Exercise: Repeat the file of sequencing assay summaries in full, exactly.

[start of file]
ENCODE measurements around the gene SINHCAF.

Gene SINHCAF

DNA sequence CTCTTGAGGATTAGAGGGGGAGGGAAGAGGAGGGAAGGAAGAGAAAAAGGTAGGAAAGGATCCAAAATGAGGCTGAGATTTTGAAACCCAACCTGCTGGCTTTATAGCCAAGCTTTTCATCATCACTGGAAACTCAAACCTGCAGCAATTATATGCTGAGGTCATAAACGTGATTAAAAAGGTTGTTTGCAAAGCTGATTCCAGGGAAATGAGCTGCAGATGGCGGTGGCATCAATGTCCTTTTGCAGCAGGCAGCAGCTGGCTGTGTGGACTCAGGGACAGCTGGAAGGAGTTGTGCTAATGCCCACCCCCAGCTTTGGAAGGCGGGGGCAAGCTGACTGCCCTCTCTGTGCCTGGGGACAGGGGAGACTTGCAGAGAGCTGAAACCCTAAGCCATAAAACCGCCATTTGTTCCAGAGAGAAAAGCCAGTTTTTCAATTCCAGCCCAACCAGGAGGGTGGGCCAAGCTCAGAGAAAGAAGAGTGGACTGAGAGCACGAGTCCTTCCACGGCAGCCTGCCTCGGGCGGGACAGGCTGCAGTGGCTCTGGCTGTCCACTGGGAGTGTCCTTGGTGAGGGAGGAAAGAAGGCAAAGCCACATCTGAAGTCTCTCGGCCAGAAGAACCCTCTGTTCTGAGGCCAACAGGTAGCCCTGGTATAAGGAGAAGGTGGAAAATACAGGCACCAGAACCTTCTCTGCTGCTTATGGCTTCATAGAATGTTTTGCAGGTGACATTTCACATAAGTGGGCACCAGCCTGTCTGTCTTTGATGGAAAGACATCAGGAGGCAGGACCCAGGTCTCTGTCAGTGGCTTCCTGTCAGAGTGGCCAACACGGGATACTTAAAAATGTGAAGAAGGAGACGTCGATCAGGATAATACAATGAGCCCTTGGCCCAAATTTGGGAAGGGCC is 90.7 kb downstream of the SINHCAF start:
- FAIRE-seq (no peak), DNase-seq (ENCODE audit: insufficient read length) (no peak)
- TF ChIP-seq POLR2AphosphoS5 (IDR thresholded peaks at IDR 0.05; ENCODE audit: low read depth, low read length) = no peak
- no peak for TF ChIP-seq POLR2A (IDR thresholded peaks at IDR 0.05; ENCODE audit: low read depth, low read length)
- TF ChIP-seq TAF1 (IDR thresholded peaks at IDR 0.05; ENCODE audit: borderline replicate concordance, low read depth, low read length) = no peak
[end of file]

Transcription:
ENCODE measurements around the gene SINHCAF.

Gene SINHCAF

DNA sequence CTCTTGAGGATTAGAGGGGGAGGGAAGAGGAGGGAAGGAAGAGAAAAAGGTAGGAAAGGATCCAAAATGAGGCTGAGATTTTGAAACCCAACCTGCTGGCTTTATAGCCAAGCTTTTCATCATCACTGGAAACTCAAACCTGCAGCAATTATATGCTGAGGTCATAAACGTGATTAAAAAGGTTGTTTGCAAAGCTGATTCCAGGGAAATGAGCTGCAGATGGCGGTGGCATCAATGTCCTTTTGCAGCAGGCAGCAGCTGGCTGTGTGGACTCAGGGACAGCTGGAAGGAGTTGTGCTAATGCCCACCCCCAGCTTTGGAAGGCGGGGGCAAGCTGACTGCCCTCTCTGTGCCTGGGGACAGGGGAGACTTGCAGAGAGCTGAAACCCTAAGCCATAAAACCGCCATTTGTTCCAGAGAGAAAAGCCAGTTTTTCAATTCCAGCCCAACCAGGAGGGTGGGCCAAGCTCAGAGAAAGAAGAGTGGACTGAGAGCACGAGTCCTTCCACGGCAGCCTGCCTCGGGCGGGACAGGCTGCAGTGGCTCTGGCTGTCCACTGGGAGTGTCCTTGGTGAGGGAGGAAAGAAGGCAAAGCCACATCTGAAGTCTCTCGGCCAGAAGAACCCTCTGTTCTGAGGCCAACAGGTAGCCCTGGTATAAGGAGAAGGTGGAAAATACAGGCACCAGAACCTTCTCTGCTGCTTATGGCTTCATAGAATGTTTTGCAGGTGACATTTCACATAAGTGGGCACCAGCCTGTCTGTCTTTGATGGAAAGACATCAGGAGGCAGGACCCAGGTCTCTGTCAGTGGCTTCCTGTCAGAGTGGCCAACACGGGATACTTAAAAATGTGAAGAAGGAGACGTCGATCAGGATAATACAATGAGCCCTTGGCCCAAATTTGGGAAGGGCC is 90.7 kb downstream of the SINHCAF start:
- FAIRE-seq (no peak), DNase-seq (ENCODE audit: insufficient read length) (no peak)
- TF ChIP-seq POLR2AphosphoS5 (IDR thresholded peaks at IDR 0.05; ENCODE audit: low read depth, low read length) = no peak
- no peak for TF ChIP-seq POLR2A (IDR thresholded peaks at IDR 0.05; ENCODE audit: low read depth, low read length)
- TF ChIP-seq TAF1 (IDR thresholded peaks at IDR 0.05; ENCODE audit: borderline replicate concordance, low read depth, low read length) = no peak